That’s exactly what Arlington’s READY Coalition is trying to fight.
The group — whose name stands for Reduce or Eliminate Alcohol and Drug Use by Youth — will be holding a “town hall meeting” this week called Marijuana in Arlington: What’s the Big Deal? The event will seek to remind teens that marijuana can be harmful.
“In the most recent surveys from Arlington teens we see a disturbing decrease in perceptions of harm regarding marijuana and increasing numbers of teens saying they have used marijuana,” the READY Coalition said in a press advisory. “This forum provides a dialogue about a subject that is typically underrepresented in our community. It will explore some of the dangerous consequences of teenage marijuana use.”
The town hall will feature a panel that includes an Emergency Room doctor from INOVA Fairfax Hospital, a scientist from the National Institute on Drug Abuse, an Arlington County police officer, and a “young man with extensive experience with marijuana use in Northern Virginia.” The event will be held at Arlington Central Library (1015 N. Quincy Street) from 7:00 to 9:00 p.m. on Thursday, Nov. 29.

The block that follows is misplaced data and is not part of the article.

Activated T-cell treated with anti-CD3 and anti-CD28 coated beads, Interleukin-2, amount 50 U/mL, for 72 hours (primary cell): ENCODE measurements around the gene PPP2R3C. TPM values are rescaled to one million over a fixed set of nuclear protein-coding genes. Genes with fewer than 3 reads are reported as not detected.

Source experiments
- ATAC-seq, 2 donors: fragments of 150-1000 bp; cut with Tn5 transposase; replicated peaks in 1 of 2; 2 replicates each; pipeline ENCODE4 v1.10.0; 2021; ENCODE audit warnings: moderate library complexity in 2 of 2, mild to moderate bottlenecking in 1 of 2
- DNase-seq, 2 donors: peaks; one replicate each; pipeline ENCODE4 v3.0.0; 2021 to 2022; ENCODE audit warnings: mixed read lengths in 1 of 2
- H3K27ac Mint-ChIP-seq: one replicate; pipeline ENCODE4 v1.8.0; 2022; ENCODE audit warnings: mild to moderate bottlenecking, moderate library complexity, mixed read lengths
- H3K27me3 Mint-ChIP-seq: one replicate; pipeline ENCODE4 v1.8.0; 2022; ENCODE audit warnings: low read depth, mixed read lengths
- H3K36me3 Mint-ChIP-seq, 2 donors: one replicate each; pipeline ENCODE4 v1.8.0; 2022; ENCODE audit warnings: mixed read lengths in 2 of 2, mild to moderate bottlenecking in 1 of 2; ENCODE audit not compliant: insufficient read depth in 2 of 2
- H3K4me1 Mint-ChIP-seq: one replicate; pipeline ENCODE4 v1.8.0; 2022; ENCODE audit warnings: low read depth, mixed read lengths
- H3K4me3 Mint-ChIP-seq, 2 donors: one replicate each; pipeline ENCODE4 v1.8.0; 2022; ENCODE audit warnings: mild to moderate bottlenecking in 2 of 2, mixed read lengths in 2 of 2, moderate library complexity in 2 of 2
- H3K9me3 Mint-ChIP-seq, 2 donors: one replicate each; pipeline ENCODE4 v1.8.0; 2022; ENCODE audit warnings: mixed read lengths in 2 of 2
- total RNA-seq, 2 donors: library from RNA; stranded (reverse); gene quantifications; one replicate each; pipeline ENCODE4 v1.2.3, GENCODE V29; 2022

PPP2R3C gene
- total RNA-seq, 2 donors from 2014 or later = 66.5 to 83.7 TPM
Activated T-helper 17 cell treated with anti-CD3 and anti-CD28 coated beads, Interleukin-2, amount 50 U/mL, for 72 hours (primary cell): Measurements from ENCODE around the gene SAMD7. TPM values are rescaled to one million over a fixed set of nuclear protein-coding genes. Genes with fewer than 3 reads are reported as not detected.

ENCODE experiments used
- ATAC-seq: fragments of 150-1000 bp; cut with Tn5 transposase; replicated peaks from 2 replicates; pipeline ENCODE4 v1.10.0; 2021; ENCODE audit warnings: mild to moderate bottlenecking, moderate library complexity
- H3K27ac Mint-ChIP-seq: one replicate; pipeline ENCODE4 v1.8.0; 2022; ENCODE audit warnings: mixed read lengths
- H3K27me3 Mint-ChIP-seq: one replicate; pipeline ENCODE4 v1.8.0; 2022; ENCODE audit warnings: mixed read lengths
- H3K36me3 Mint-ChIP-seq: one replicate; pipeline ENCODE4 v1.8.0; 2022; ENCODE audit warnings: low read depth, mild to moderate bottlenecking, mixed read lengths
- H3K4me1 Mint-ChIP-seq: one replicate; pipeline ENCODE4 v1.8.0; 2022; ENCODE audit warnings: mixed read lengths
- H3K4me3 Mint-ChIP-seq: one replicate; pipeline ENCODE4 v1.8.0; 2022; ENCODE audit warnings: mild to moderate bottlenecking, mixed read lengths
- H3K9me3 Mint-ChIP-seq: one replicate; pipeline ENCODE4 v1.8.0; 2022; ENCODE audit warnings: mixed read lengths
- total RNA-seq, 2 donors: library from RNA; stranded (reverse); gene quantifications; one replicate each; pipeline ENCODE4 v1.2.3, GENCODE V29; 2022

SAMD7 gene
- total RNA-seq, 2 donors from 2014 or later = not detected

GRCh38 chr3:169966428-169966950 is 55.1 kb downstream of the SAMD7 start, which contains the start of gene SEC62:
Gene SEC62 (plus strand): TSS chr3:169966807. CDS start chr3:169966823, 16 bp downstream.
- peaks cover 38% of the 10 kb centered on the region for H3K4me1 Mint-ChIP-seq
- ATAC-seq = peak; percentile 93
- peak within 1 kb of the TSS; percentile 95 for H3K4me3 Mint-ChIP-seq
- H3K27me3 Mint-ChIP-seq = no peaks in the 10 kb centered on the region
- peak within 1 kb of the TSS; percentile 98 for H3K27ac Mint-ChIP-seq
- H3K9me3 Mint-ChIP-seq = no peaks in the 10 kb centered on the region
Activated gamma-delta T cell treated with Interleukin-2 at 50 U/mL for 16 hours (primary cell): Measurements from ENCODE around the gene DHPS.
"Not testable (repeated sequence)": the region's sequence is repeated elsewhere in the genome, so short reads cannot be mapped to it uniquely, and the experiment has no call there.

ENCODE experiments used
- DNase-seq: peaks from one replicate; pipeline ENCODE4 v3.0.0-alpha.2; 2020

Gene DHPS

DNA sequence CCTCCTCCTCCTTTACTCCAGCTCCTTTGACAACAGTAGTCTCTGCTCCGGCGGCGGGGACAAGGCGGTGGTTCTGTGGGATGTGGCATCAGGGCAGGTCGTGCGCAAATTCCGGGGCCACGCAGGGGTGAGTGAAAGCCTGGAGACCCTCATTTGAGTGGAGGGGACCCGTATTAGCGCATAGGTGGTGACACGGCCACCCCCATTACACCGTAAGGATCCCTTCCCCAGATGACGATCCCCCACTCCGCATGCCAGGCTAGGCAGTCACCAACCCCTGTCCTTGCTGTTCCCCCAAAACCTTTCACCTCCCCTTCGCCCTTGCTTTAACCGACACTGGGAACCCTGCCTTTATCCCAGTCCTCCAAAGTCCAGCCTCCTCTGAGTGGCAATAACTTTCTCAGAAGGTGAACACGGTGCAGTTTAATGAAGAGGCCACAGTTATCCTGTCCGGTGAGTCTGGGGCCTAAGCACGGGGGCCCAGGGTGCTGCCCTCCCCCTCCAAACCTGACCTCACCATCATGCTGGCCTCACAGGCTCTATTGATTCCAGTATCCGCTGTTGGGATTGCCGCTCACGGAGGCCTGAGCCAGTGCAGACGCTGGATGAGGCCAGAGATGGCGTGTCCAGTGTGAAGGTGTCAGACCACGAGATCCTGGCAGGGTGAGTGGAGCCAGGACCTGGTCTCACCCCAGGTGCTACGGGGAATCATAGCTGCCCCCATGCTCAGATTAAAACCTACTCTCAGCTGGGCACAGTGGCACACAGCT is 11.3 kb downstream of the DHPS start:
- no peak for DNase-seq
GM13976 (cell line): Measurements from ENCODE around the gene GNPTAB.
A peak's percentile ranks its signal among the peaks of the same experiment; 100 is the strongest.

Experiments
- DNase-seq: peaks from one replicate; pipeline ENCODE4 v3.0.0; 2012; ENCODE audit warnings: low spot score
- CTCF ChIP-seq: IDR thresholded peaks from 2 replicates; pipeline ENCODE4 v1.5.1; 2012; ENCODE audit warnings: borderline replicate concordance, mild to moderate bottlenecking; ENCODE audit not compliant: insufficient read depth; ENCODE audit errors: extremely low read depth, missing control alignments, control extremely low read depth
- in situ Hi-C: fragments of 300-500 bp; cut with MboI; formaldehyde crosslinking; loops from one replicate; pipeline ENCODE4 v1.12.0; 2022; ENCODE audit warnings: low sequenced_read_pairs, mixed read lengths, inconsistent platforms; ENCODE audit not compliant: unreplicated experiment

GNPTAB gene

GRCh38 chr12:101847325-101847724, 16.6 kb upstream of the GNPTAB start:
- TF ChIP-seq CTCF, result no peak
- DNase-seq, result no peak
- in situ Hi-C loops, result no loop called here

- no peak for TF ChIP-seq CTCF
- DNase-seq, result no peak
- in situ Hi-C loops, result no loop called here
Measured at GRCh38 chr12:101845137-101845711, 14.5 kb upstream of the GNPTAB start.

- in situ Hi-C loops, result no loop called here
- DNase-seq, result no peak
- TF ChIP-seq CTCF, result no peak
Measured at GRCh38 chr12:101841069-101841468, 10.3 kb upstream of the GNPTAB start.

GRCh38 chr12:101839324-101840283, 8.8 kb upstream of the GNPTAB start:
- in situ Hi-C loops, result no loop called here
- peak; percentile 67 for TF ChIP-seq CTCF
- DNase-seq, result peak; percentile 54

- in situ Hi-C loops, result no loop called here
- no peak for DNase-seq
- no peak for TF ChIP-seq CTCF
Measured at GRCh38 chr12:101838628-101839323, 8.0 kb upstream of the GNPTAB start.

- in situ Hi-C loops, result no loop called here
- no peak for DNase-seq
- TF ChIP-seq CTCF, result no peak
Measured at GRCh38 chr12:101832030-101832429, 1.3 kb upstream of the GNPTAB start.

A 2010 survey found that nearly half of all Arlington 12th graders had, at some point, used marijuana, while just over 1 in 4 had used marijuana in the past 30 days.
President Visits Arlington Bookstore — President Obama and daughters Sasha and Malia stopped by One More Page Books (2200 N. Westmoreland Street) on Saturday afternoon, on a holiday shopping trip that coincided with Small Business Saturday. The independent book store is located in the East Falls Church neighborhood. [Associated Press, Us Weekly]
Yorktown Season Ends With Loss — The Yorktown High School football team’s first loss of the season came on Friday, as the Patriots gave up a 22-point lead to fall to Stone Bridge 69-50 in the Northern Region 5 championship game. Yorktown also lost last year’s regional championship after an undefeated season. [Washington Post, YouTube]
Hospital Receives Large Donation — Virginia Hospital Center has received a $2.2 million gift, which will be used to expand its radiation-oncology services. The donation, from Russell and Joan Hitt, is the largest in the hospital’s 68-year history. [Sun Gazette]
Flickr pool photo by Desiree L.C.